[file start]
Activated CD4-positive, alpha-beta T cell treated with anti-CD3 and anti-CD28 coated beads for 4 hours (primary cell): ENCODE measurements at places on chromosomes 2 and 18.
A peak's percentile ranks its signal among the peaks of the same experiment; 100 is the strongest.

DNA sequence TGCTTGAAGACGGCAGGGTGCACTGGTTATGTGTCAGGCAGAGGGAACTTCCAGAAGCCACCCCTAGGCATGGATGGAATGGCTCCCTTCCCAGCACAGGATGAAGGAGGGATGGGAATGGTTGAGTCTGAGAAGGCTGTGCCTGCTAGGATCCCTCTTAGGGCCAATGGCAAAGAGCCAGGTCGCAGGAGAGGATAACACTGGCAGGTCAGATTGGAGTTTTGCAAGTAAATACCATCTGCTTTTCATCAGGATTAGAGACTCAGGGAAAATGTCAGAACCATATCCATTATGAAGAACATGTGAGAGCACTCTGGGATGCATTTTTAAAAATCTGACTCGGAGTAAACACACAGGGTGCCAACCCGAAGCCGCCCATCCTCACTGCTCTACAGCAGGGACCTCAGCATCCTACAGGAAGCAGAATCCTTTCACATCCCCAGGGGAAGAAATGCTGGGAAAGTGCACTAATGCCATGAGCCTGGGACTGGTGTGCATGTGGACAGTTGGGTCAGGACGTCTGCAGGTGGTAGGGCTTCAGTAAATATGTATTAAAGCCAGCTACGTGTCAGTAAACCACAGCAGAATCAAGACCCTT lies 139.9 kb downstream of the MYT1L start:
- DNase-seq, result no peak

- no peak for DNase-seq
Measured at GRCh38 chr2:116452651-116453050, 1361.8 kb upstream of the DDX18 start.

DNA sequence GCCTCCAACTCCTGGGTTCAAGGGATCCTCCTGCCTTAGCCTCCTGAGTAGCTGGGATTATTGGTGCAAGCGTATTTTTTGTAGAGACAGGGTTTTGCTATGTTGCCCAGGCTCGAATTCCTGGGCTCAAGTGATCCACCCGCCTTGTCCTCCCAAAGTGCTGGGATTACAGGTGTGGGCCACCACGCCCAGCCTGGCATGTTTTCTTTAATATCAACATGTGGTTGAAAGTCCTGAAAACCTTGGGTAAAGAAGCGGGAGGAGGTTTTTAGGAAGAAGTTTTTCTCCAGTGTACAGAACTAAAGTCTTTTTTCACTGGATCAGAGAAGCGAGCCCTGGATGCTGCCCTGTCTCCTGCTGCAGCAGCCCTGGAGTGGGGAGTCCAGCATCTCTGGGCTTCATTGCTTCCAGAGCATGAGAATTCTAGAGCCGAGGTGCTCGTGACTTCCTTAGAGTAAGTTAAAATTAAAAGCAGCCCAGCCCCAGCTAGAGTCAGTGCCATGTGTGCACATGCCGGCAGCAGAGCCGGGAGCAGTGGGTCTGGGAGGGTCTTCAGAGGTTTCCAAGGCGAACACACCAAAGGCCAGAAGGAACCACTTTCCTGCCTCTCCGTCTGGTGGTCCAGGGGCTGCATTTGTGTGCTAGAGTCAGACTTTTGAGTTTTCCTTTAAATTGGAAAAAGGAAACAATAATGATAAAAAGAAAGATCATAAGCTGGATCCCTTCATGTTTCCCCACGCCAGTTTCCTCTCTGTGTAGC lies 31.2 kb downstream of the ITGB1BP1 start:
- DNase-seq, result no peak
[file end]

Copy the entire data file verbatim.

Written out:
Activated CD4-positive, alpha-beta T cell treated with anti-CD3 and anti-CD28 coated beads for 4 hours (primary cell): ENCODE measurements at places on chromosomes 2 and 18.
A peak's percentile ranks its signal among the peaks of the same experiment; 100 is the strongest.

DNA sequence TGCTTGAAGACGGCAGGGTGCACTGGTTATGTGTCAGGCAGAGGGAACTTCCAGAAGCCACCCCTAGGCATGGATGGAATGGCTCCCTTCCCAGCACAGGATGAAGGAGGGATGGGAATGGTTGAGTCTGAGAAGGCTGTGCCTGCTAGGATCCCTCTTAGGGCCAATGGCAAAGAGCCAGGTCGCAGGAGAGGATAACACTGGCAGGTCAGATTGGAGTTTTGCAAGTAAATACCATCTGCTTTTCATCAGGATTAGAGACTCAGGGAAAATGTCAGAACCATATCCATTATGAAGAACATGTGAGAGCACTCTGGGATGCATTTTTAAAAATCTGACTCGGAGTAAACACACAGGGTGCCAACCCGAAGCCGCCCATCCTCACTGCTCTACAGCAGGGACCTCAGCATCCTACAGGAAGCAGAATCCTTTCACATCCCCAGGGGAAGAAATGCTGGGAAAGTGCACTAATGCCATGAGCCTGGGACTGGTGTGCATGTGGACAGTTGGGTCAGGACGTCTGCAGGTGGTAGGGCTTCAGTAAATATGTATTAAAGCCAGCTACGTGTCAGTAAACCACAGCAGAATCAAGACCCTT lies 139.9 kb downstream of the MYT1L start:
- DNase-seq, result no peak

- no peak for DNase-seq
Measured at GRCh38 chr2:116452651-116453050, 1361.8 kb upstream of the DDX18 start.

DNA sequence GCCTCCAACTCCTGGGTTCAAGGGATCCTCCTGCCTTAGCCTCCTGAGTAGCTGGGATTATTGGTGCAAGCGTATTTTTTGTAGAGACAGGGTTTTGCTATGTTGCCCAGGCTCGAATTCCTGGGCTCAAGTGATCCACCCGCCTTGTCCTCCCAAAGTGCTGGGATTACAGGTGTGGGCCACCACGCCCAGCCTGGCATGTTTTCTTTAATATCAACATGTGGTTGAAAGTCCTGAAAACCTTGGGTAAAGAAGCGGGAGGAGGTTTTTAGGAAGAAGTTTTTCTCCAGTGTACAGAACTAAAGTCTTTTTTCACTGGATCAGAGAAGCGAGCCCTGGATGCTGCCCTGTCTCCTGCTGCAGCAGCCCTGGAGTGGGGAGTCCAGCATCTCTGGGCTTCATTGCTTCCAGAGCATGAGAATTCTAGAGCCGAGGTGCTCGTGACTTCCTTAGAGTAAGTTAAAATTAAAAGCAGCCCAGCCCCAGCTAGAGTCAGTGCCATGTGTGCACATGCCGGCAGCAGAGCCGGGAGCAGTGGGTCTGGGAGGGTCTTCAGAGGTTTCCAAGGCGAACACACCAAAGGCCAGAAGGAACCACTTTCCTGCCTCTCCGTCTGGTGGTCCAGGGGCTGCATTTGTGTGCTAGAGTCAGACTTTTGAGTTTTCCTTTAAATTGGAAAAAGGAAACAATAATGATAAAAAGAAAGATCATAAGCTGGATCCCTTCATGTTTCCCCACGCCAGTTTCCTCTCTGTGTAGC lies 31.2 kb downstream of the ITGB1BP1 start:
- DNase-seq, result no peak